Milk continues to be a nutritious food and a source of both macro and micronutrients for the development, growth and maintenance of good health. Generally, almost all age categories of the human population consume milk and milk products on a regular basis as part of their diet (Fallah et al., 2009). In Ghana, especially on the major streets, there is increase sale of raw cow milk product popularly called ―Burkina drink‖. At food vending joints where porridge (locally called ―koko‖) is sold, there is also increase patronage of another product made from raw cow milk, known as ―wagashi – which is a local cheese. In most peri-urban areas in Accra, the fresh/ raw cow milk is also sold and consumed or used in preparing foods.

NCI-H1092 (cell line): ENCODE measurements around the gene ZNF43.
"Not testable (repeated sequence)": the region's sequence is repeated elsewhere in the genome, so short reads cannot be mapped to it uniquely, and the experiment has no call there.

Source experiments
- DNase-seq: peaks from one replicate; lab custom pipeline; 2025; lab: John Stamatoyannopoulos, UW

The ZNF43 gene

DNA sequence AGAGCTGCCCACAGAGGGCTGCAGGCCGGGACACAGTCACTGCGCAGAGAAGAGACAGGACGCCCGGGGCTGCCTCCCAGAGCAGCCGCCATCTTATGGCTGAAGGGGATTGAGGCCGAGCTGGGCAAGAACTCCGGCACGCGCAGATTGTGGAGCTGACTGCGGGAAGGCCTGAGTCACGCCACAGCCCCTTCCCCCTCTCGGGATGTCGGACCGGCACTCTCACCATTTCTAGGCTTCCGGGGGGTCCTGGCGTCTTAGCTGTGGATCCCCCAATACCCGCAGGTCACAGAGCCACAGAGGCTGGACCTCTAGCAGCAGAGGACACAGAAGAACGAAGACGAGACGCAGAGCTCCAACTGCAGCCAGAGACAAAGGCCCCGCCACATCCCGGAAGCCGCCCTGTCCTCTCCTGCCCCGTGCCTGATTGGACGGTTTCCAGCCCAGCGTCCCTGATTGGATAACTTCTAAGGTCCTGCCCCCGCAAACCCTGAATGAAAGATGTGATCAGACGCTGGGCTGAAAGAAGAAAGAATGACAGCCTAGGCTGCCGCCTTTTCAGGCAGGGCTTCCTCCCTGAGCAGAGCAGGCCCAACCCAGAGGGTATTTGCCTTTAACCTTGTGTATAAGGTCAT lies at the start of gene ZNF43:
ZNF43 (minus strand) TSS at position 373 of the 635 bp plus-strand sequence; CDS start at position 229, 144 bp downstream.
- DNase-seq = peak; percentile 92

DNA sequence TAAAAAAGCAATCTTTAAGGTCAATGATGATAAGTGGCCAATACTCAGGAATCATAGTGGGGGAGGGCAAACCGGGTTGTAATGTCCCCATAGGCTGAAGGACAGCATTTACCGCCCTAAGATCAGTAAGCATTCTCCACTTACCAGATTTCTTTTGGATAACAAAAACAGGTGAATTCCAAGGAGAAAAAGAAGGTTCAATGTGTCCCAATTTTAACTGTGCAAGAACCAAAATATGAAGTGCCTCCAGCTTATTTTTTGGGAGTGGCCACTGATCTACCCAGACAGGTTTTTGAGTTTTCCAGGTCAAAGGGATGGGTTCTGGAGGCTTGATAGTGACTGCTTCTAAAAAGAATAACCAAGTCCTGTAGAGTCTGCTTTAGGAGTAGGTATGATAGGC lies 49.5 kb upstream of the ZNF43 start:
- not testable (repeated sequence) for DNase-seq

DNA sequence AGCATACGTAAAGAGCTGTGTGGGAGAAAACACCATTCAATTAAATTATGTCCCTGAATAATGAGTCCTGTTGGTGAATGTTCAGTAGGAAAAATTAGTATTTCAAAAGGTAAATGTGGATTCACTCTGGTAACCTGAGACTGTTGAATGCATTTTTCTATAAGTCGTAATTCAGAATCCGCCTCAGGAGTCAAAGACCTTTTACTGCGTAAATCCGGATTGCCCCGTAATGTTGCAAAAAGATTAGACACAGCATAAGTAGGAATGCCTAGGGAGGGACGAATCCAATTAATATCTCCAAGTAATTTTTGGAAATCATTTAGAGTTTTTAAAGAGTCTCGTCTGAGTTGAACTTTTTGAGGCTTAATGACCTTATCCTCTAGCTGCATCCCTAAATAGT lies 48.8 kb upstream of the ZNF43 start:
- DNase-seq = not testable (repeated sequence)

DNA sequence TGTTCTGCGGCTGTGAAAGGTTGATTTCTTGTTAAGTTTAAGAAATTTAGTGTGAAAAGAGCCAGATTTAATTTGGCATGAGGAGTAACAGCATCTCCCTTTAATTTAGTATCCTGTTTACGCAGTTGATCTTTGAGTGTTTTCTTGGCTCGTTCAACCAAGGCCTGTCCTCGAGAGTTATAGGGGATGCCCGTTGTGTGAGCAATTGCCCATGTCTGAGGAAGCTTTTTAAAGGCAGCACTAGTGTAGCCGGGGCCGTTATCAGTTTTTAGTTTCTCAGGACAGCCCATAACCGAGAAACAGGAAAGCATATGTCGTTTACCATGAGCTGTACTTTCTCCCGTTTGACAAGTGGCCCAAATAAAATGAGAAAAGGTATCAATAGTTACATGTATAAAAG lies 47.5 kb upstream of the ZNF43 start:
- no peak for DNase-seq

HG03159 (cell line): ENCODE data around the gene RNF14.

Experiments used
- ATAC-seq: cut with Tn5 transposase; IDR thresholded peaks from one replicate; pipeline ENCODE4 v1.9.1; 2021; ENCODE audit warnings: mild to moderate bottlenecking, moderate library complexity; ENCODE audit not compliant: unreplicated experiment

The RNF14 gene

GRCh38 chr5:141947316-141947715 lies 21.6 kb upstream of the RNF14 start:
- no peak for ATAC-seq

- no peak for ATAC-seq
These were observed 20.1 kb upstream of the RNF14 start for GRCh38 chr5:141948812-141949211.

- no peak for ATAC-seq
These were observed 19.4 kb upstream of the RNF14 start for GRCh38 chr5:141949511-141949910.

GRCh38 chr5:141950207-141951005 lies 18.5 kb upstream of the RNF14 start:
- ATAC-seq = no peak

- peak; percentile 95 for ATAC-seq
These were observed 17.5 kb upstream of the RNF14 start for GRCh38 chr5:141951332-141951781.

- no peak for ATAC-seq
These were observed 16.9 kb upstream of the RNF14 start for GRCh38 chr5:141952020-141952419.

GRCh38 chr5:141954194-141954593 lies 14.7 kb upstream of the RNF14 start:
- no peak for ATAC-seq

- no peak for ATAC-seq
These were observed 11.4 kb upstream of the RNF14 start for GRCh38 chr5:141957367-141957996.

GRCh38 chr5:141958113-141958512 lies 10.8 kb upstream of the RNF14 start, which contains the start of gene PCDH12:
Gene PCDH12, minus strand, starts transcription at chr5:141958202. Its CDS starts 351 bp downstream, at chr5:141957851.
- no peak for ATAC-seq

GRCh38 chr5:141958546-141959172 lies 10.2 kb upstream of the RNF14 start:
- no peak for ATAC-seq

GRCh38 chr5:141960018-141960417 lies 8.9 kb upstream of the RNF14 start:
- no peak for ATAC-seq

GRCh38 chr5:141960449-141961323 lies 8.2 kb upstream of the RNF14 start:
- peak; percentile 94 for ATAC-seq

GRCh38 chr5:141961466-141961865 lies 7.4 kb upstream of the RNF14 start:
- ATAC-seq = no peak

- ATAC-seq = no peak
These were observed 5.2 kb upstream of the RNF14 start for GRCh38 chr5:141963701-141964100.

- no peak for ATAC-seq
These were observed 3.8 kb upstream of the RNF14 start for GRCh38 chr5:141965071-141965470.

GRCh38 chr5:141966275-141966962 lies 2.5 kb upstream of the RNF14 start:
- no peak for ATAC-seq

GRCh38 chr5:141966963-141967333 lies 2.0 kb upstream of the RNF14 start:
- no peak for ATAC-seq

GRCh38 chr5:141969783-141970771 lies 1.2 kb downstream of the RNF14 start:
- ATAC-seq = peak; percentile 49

AFM1 contamination of milk and milk products at the global level is well established and reported in many countries (WHO, 2010). Milk and dairy products contamination with aflatoxin M1 is therefore an important problem worldwide especially for developing countries. It is therefore hypothesized that fresh/ raw cow milk and milk products in Ghana are contaminated with AFM1 and therefore pose health risk to consumers. Despite the health effects of exposure to AFM1, studies on levels in milk and milk products are generally limited in Ghana. It is therefore imperative to assess the levels and dietary exposure to this human carcinogen. Kumi et al. (2015) reported significant levels of AFM1 in urine samples of children (6 to 2years) in three communities in Ashanti region. This study was unfortunately only limited to cereals and legumes fed to children. Studies on levels in milk and milk products are generally lacking. There is therefore an urgent need to determine the levels of AFM1 and estimate dietary exposure. The outcome will contribute significant information to risk management and policy making in Ghana.